ObamaCare enrollments fell from 1.1 million in January to 942,000 in February, the Department of Health and Human Services (HHS) announced on Tuesday. Still, the administration says it remains optimistic it will see a surge of enrollees prior to the March 31 enrollment deadline. The HHS said an “action-forcing” event, like the end of an open enrollment period, “often results in a spike in enrollment activity.”
More than 4.2 million people have enrolled in ObamaCare as of March 1, the department said.
GOP slams 'panicked' White House: Republicans slammed the report for lacking detail about the new policyholders, such as how many have paid their first premiums or were previously uninsured.
"These reports tell us nothing about the success or failure of the president's healthcare law," a spokeswoman for the House Energy and Commerce Committee said in a statement. "The president's recent media appearances suggest that the administration is panicked as the March 31 deadline fast approaches. Does the administration not think Americans can handle the truth regarding the status of their health care system? It is time for the facts."
Meanwhile, at 'Funny or Die': President Obama’s Internet comedy sketch with Zach Galifianakis was the top driver of Web traffic to the HealthCare.gov website for a time on Tuesday, White House communications adviser Tara McGuinness said over Twitter. Obama appeared on "Between Two Ferns," a show featuring the comedian badgering celebrities, to promote the Affordable Care Act in an episode that earned millions of hits.
The White House later said Obama's appearance was the "right call." "The video itself was causing the action that we'd hoped it would cause, which is getting folks to go to HealthCare.gov and look at the options available to them and hopefully enroll," said press secretary Jay Carney. See the video here.
Sebelius to testify: Health and Human Services Secretary Kathleen SebeliusKathleen SebeliusSebelius on GOP healthcare plan: 'I'm not sure what the goal is here' Obama's health secretary to be first female president of American University Leaked email: Podesta pushed Tom Steyer for Obama’s Cabinet MORE will appear before the House Ways and Means Committee Wednesday morning to discuss President Obama's proposed budget for 2015. The hearing is likely to explore other topics as lawmakers grills Sebelius about the latest enrollment numbers and the administration's final push to register patients before March 31.
House drops Part D vote: The House will no longer vote to block the Obama administration's now-defunct proposal to make changes in Medicare Part D, House Republican Leader Eric CantorEric CantorTrump nominates two new DOD officials Brat: New ObamaCare repeal bill has 'significant' changes Overnight Energy: Flint lawmaker pushes EPA for new lead rule MORE (R-Va.) announced Tuesday.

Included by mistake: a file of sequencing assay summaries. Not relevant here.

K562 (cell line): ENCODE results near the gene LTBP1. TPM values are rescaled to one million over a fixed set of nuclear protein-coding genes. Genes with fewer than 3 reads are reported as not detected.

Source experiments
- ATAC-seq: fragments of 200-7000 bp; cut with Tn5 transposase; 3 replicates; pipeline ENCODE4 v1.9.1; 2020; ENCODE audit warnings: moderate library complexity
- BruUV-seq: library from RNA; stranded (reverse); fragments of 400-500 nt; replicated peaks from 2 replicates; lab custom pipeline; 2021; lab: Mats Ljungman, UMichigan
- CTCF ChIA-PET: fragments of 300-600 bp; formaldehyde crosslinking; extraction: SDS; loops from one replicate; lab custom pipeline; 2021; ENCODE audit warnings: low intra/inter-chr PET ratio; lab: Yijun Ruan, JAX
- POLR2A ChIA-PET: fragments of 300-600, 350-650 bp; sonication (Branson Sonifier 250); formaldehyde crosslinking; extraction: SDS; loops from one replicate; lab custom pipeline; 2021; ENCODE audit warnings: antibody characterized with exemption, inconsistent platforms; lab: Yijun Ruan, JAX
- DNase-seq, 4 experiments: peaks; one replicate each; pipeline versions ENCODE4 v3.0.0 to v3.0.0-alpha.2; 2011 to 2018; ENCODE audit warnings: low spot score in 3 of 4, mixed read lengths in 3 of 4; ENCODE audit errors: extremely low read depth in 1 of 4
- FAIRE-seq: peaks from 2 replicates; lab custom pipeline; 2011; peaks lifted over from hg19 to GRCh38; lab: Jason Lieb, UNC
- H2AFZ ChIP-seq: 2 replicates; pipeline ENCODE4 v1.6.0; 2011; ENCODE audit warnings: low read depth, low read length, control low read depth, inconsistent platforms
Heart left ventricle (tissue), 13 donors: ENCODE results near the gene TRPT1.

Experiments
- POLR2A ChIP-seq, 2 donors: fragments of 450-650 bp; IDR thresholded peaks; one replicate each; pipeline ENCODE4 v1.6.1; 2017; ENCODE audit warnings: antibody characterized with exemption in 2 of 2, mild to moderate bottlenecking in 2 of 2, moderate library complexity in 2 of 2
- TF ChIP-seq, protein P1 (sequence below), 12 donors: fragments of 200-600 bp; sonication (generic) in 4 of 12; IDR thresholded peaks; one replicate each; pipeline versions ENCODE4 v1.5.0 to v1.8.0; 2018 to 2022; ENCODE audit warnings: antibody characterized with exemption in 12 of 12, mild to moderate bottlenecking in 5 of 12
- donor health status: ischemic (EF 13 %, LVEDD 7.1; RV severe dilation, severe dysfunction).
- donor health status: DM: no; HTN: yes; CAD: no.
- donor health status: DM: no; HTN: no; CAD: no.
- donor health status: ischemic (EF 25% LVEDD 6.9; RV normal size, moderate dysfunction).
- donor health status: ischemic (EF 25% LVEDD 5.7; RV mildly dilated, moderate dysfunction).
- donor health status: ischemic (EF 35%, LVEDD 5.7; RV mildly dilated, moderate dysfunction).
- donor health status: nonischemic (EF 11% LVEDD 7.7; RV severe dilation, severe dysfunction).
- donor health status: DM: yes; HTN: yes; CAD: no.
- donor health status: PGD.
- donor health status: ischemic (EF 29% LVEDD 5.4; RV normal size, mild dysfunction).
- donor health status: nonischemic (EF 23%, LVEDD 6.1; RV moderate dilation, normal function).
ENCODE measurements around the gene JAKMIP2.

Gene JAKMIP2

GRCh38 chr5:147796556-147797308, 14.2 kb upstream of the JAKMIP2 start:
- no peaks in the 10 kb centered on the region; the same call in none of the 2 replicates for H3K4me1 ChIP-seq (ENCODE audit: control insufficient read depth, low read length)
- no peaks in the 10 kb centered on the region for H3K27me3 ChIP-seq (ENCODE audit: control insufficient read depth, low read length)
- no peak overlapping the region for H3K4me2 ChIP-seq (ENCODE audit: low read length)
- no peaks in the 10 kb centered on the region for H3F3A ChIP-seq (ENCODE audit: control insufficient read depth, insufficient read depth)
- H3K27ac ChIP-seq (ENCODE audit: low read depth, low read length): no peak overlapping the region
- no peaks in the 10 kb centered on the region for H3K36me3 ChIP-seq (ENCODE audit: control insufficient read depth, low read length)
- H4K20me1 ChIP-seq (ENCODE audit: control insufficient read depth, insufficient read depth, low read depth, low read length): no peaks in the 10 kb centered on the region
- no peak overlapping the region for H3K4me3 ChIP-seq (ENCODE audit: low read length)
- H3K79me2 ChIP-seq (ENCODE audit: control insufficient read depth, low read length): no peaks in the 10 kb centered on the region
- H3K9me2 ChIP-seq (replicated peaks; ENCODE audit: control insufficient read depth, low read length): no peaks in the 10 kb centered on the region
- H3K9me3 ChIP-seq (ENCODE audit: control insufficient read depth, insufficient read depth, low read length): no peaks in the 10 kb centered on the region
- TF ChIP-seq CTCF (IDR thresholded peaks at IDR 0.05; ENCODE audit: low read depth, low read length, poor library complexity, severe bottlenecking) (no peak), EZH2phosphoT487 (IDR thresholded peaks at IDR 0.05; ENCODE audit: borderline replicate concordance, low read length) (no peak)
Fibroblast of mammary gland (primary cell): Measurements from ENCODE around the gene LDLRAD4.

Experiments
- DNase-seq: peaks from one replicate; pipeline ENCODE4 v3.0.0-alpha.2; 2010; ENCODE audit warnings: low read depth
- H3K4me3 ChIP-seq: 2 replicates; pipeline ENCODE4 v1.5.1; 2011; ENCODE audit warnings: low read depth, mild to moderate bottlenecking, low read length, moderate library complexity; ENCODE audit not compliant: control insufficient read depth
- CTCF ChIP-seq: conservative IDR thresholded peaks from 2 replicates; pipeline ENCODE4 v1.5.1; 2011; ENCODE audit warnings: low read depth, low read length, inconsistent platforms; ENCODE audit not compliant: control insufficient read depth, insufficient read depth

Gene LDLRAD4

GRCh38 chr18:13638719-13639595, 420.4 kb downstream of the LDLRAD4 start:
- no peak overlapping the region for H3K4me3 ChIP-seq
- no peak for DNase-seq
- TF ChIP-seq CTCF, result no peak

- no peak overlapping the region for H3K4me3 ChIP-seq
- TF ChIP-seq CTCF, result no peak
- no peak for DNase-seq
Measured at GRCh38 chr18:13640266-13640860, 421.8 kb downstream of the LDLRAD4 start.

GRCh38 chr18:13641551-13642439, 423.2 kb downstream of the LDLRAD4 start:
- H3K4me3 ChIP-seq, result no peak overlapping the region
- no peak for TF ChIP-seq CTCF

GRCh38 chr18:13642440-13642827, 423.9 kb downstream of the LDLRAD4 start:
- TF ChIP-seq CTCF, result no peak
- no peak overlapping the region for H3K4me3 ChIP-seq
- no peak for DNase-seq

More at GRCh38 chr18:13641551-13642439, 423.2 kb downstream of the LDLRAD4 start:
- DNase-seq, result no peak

The move follows the administration's about-face on the regulations, which would have lifted "protected status" from three classes of drugs, among other controversial reforms. Republicans had been eager to highlight strong opposition to the proposal among Democrats.
Hoyer on 'poison pill' pay-for: The second-ranking House Democrat on Tuesday said a Republican attempt to pay for a bipartisan Medicare fix by delaying ObamaCare’s individual mandate was a “poison pill,” and party leaders were inclined to urge their members to oppose it. “The Republicans continue to turn bipartisan agreement into partisan confrontation,” House Minority Whip Steny Hoyer (D-Md.) said.
The House legislation, expected to come for a vote on Friday, would permanently repeal annual cuts to Medicare provider payments, long opposed by both parties and subject to yearly patches. But while that measure is the product of bipartisan negotiations in both the House and Senate, Republican leaders plan to use revenue generated by delaying the healthcare law’s insurance requirement to pay for it. The Hill has more details.
Survey shows uptick in O-Care support: With fewer than three weeks to enroll in ObamaCare, support is growing for the president's signature law, according to a new poll. A survey released Tuesday from CNN and ORC showed that 39 percent of Americans support the Affordable Care Act, up from 35 percent in December. A majority — 57 percent — still say they oppose the law, down from 62 percent in December. Read more at The Hill.
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